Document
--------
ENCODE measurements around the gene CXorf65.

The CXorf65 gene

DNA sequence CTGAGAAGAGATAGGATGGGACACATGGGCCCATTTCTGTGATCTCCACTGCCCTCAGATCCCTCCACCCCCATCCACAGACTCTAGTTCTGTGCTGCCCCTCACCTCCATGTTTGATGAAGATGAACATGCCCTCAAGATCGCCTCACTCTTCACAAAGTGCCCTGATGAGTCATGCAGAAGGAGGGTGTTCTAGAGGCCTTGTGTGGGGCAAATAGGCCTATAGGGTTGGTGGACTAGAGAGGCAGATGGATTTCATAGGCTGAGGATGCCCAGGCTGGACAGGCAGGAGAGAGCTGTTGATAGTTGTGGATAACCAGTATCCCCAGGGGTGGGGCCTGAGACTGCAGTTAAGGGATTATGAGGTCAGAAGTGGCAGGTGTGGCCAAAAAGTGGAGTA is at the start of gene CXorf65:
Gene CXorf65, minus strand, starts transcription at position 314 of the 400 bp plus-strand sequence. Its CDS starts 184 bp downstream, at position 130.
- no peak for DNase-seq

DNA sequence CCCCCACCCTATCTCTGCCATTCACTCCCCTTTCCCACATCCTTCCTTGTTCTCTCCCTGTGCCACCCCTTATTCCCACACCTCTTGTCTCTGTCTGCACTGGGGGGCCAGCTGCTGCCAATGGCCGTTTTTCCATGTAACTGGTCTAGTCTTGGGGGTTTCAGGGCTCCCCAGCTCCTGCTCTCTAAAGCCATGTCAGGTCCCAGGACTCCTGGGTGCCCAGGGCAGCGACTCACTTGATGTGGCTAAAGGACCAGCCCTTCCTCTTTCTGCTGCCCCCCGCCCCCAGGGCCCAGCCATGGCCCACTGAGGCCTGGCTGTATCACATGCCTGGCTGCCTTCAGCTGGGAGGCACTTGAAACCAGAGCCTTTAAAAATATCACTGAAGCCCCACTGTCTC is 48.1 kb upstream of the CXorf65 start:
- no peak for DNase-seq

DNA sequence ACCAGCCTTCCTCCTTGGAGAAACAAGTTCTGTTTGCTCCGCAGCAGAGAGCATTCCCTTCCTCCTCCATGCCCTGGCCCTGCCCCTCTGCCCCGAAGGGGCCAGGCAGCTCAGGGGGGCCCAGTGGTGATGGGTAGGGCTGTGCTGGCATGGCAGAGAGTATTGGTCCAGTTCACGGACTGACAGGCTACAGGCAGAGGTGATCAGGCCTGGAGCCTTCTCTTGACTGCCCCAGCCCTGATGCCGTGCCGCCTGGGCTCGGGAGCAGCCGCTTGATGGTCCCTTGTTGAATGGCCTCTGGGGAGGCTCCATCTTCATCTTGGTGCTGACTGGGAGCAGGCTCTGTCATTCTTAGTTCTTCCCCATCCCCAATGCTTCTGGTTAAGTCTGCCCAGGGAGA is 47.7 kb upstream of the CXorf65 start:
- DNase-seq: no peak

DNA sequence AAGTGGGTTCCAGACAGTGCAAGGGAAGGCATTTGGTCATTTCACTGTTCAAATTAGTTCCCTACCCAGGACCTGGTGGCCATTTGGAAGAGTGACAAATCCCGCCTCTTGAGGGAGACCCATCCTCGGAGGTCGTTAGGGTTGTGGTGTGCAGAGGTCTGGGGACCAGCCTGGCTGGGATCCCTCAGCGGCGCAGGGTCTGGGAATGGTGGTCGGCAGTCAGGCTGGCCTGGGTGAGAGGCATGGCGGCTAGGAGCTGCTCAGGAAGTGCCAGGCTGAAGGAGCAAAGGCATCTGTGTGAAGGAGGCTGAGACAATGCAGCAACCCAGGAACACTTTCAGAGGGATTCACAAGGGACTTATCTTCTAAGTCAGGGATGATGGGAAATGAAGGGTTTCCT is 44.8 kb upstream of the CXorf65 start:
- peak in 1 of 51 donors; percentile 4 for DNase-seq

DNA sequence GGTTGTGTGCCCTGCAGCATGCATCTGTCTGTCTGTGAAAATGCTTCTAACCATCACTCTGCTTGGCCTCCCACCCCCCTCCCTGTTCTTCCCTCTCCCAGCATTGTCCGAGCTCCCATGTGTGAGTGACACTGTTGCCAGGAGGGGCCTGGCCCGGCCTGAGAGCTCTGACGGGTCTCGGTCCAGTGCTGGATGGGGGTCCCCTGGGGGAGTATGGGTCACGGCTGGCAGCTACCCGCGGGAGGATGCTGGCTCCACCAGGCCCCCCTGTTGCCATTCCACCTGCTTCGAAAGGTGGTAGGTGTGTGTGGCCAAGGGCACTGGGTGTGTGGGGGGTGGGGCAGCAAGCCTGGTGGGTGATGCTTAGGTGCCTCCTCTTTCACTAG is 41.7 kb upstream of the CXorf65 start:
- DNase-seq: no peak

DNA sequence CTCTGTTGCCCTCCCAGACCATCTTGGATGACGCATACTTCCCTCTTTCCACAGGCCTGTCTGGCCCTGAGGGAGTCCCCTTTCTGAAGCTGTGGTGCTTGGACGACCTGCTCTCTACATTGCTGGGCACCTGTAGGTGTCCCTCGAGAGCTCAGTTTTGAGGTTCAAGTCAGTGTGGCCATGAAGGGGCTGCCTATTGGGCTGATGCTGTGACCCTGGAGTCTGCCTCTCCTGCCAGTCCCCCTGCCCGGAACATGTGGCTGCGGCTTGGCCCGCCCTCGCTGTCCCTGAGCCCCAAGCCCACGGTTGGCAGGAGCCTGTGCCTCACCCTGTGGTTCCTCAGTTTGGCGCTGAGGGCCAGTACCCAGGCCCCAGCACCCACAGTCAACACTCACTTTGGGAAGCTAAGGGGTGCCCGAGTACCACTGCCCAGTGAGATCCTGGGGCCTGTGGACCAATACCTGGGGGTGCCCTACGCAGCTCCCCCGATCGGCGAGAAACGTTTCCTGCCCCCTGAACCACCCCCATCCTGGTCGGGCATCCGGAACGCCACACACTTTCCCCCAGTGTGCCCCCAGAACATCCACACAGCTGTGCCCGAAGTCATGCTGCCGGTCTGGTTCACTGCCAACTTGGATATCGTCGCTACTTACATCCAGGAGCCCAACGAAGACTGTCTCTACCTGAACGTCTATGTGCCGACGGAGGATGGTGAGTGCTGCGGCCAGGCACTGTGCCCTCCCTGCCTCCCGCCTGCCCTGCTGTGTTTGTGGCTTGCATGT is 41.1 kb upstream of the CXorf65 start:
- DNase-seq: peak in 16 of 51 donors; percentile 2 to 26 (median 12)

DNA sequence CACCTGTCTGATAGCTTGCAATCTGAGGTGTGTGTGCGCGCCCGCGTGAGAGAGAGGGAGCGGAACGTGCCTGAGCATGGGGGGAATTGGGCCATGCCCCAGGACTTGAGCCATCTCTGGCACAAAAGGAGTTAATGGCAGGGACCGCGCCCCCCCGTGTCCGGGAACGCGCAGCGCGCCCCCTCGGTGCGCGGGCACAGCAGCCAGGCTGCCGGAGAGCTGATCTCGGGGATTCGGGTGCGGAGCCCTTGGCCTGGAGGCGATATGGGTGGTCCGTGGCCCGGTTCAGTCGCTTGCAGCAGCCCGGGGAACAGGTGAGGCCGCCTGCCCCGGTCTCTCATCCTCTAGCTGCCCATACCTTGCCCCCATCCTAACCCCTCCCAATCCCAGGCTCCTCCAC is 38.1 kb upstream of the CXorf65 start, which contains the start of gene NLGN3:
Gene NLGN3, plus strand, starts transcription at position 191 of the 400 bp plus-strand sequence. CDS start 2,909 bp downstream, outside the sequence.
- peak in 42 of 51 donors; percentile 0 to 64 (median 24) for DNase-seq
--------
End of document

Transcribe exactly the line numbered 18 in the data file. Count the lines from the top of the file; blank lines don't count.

- peak in 42 of 51 donors; percentile 0 to 64 (median 24) for DNase-seq